DRDO Director General and Scientific Adviser
to the Defence Minister Dr VK Saraswat told India
Strategic that in terms of range,
the Indian scientists had achieved whatever was
assigned by the Government (about 5,000 km) but
the effort was now to develop the MIRV capability.
“The building blocks from boosters to radars,
seekers and sophisticated mission control centres
” Dr Saraswat, who has just been awarded the
country’s one of the highest achievement awards,
the Padma Bhushan, said that DRDO had been able
to develop key RF (Radio Frequency) seeker technologies
for missiles in cooperation with Russia, and that
in the last missile test, the seeker used was
made in India. Digital processing in any case
is based on DRDO’s own software.
Without the seekers, a missile would be an aimless
The RF and IR (Infra Red) seekers are meant for
proximity and precision engagement of targets,
and both these technologies are required for the
anti-ballistic missile (ABM) capability as well
as all kinds of missiles. He did not give details
but said that India was working on some seeker
technologies with other countries also.
“Today, we are able to design and develop RF
seekers, and in about a year or so, we will be
independent in this key technology,” Dr Saraswat
said in an interview with India
As for an ABM shield, he said that DRDO had conducted
four endo-atmospheric (within the atmosphere)
and two exo-atmospheric (outside the atmosphere)
missile interception tests and that all these
six had been successful. “We certainly need more
tests but we can say we have been successful in
developing this capability.”
The last one, designated Advanced Air Defence
(AAD) interceptor missile, and fired on November
23, was in fact a hit-to-kill test.
So far, DRDO has mostly been working on proximity,
near-miss or zero-miss acquisition of targets.
With these systems, an ABM missile blows itself
within a few meters of the targets – less than
9 meters. From now on, the effort is to develop
the hit-to-kill capability by directly impacting
DRDO is working on Long Range and Medium Range
missiles with Israel and for Short Range missiles
But Dr Gupta pointed out that India was not working
on an ASAT (Anti- Satellite) missile.
On radars, he disclosed that India had initially
worked with the Israelis to acquire some technology
and skills, but now, DRDO had made-in-India long
range radars which can discern between aircraft,
missiles and other flying objects. The ABM shield
being developed has overlapping radar coverage
as one cannot “allow any corridors for a missile
to slip in.”
He said that DRDO is a technology developer and
essentially, it is up to the industry – public
and private – to build systems for the users,
that is the armed forces.
For instance, after supplying 119 Arjun Mark-I
tanks – the order initially was for 124 – DRDO
is now developing the Arjun Mark-II, and nearly
80 percent of the improvements/changes sought
by the Indian Army had already been incorporated.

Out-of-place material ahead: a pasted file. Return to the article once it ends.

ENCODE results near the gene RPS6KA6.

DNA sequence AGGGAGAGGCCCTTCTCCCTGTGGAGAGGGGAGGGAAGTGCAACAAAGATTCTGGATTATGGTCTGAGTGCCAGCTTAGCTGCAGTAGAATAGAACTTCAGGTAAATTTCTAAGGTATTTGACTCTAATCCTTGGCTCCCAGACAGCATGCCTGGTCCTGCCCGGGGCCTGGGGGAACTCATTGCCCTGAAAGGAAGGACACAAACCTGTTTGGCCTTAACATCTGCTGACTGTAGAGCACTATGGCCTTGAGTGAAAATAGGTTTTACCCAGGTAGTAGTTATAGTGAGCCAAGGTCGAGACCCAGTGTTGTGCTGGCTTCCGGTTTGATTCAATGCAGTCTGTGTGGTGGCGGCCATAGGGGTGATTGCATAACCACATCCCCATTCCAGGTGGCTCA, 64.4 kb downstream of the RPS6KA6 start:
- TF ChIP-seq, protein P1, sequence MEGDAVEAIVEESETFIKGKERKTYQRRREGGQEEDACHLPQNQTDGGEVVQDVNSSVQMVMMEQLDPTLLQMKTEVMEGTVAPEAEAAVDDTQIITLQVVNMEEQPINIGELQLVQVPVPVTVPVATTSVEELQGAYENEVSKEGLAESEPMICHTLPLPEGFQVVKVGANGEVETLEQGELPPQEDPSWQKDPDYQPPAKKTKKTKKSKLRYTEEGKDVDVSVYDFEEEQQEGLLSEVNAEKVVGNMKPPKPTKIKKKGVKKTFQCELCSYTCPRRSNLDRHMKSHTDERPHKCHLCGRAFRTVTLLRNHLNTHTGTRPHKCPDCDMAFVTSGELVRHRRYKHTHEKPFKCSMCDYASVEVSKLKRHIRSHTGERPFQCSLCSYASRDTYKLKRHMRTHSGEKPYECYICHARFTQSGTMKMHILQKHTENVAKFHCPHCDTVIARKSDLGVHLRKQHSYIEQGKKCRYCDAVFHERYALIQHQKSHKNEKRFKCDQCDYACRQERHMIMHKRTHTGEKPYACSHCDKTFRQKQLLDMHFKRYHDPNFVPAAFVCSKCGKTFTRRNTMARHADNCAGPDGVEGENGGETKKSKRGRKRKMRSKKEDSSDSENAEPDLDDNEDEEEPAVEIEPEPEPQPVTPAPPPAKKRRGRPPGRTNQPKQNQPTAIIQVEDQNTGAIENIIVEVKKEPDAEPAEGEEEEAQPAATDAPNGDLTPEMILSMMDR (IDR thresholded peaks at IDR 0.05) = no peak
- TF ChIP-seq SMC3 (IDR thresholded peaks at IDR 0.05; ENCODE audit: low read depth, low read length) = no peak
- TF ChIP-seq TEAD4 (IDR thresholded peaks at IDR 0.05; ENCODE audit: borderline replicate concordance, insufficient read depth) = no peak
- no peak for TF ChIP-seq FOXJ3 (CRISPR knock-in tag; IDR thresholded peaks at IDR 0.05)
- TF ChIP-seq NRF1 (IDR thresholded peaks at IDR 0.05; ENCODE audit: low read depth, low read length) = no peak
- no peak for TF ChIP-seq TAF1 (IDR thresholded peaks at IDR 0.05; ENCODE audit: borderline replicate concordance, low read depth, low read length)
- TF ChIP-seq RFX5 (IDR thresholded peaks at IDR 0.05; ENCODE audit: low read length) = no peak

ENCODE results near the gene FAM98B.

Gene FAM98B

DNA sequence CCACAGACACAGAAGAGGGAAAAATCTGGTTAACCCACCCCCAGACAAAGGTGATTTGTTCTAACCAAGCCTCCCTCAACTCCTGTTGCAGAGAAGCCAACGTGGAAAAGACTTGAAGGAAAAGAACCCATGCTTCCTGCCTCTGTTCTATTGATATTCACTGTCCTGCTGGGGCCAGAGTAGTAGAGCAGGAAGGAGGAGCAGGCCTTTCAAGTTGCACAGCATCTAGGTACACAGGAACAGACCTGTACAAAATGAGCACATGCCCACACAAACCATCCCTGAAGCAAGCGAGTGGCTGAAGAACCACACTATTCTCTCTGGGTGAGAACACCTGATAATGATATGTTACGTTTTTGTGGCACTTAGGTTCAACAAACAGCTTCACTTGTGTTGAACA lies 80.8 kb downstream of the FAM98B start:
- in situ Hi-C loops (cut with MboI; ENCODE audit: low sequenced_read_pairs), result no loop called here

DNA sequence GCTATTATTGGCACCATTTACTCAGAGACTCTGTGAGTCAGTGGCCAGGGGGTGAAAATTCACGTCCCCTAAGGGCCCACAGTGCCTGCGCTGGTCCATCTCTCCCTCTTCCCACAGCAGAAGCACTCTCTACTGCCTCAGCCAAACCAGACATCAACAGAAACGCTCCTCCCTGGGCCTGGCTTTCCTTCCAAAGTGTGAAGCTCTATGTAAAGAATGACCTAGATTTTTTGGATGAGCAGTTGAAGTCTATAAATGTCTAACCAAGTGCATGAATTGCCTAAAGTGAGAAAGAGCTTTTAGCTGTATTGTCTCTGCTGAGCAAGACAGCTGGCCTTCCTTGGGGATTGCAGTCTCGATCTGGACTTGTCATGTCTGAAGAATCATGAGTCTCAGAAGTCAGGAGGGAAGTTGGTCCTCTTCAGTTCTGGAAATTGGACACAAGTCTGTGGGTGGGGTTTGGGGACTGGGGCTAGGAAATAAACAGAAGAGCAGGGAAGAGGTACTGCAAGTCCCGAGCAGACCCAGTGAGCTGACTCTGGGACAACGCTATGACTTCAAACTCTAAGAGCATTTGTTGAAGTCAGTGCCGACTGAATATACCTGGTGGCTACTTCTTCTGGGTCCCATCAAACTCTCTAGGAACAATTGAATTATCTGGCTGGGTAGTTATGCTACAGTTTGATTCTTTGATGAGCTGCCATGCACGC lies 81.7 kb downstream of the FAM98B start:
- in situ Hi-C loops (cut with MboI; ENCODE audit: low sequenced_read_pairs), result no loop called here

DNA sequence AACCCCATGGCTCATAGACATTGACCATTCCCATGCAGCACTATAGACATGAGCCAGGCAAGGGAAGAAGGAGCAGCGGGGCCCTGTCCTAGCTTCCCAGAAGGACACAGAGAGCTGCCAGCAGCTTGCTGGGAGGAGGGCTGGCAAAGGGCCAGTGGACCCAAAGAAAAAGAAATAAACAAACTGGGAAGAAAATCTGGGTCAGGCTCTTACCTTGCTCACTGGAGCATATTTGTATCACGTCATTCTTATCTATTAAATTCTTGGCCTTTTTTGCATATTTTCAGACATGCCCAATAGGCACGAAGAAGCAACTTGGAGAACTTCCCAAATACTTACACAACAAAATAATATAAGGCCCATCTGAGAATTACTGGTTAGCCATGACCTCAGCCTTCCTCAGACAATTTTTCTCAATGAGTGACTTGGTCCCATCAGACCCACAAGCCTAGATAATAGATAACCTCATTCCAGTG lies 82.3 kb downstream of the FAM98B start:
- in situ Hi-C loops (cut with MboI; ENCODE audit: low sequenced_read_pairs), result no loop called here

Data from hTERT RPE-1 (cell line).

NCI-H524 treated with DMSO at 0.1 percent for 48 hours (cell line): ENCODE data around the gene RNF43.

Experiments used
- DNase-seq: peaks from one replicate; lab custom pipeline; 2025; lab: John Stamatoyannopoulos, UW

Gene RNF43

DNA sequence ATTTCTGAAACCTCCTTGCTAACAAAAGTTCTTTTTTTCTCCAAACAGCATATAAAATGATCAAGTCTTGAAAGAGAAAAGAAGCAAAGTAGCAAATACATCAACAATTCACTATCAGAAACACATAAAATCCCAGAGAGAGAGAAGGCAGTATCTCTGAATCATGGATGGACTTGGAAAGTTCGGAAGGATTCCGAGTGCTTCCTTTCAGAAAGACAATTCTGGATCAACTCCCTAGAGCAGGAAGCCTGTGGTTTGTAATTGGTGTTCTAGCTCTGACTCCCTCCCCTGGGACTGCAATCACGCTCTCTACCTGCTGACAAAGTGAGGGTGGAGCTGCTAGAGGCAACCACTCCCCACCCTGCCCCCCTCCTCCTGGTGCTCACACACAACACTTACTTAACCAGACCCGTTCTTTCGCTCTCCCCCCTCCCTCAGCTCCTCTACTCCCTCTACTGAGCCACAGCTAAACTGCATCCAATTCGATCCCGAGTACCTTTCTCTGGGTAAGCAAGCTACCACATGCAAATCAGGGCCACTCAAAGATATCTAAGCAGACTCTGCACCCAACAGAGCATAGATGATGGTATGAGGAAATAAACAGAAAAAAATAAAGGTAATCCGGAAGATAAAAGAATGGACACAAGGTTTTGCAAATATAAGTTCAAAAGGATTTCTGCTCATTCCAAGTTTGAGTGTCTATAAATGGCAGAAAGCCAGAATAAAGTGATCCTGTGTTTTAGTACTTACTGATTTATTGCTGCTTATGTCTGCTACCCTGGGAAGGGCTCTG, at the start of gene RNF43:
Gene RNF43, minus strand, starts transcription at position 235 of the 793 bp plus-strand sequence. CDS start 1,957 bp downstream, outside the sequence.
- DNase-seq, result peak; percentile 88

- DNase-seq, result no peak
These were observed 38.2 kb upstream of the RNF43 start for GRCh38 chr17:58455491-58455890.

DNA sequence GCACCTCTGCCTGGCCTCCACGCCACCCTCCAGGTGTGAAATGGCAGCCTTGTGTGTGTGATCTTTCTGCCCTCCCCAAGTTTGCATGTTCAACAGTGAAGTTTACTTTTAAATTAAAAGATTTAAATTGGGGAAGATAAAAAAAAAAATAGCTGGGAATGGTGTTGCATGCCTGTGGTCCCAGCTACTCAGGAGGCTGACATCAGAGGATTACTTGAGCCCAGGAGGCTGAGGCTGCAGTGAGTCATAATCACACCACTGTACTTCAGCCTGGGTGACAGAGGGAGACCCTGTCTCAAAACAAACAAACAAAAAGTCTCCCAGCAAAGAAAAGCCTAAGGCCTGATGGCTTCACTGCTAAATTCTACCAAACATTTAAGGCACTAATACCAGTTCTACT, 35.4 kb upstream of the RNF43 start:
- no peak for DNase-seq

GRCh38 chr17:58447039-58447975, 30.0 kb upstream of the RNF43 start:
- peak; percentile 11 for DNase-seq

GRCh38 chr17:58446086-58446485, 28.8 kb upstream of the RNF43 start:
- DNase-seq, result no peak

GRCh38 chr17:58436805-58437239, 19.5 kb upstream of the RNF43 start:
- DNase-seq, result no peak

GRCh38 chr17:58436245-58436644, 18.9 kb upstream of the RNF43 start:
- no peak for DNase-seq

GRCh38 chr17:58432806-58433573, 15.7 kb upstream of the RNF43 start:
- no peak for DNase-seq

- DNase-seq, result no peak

Work on the remaining features is underway and
this summer, there would be trials to satisfy
the user requirements.
The Arjun Mark-I has already outperformed the
T-90, and the Mark-II would have enhanced night
fighting capabilities with advanced equipment
for the gunner, driver and commander. There will
be better rough terrain and amphibious (fording)
mobility, better surveillance and firing capability
as well as increased protection.
An agreement is in place with the Army for another
lot of 118 – or two regiments – of Arjun Mark
II tanks. The Mark-II has a better 120 mm gun,
capable of firing anti-tank guided missiles (ATGMs).
DRDO was examining offers from Israel and Belarus
for the new ATGMs. As for aircraft, Dr Saraswat
said that he expected the Light Combat Aircraft
(LCA) Tejas to get the Final Operational Clearance
(FOC) in 2014, and Initial Operational Clearance
(IOC) within 2013. The aircraft is designed by
DRDO’s Aeronautical Development Agency (ADA) and
is to be manufactured by HAL as a 4-plus generation
Effort is also on to further develop Rustam,
DRDO’s unmanned aerial vehicle. The Indian Air
Force (IAF) is keen for an armed version, or UCAV
(Unmanned Combat Aerial Vehicle).
Dr Saraswat said that DRDO was in talks with
US Boeing for a transonic wind tunnel for supersonic
aircraft testing. If the agreement comes through,
it will help in easing the queuing problems in
testing various systems.
The tunnel is being offered as part of offsets
for Boeing aircraft that India is buying.
India has only one wind tunnel, a trisonic one,
at the National Aerospace Laboratories (NAL) in
Bangalore. Set up by NAL’s first director Dr P
Nilakantan, it was commissioned in 1967, and is
among the most-used facility of its kind in the
DRDO is also working on Artificial Intelligence
and robotics. But that would take time. Nonetheless,
he observed that in the coming decades, swarms
of armed drones would be independently capable
of doing big battles by themselves, and without
any guidance or commands from their mission control
The emphasis right now is to meet the immediate
and foreseeable requirements of the Indian armed
forces. “We give them inputs, take some inputs,
discuss with them, and then plan what needs to
be done,” Dr Saraswat said, adding: “We do have
a DRDO Vision 2050 document” but DRDO makes its
strategy based on the Long Term Integrated Perspective
Plans of the armed forces.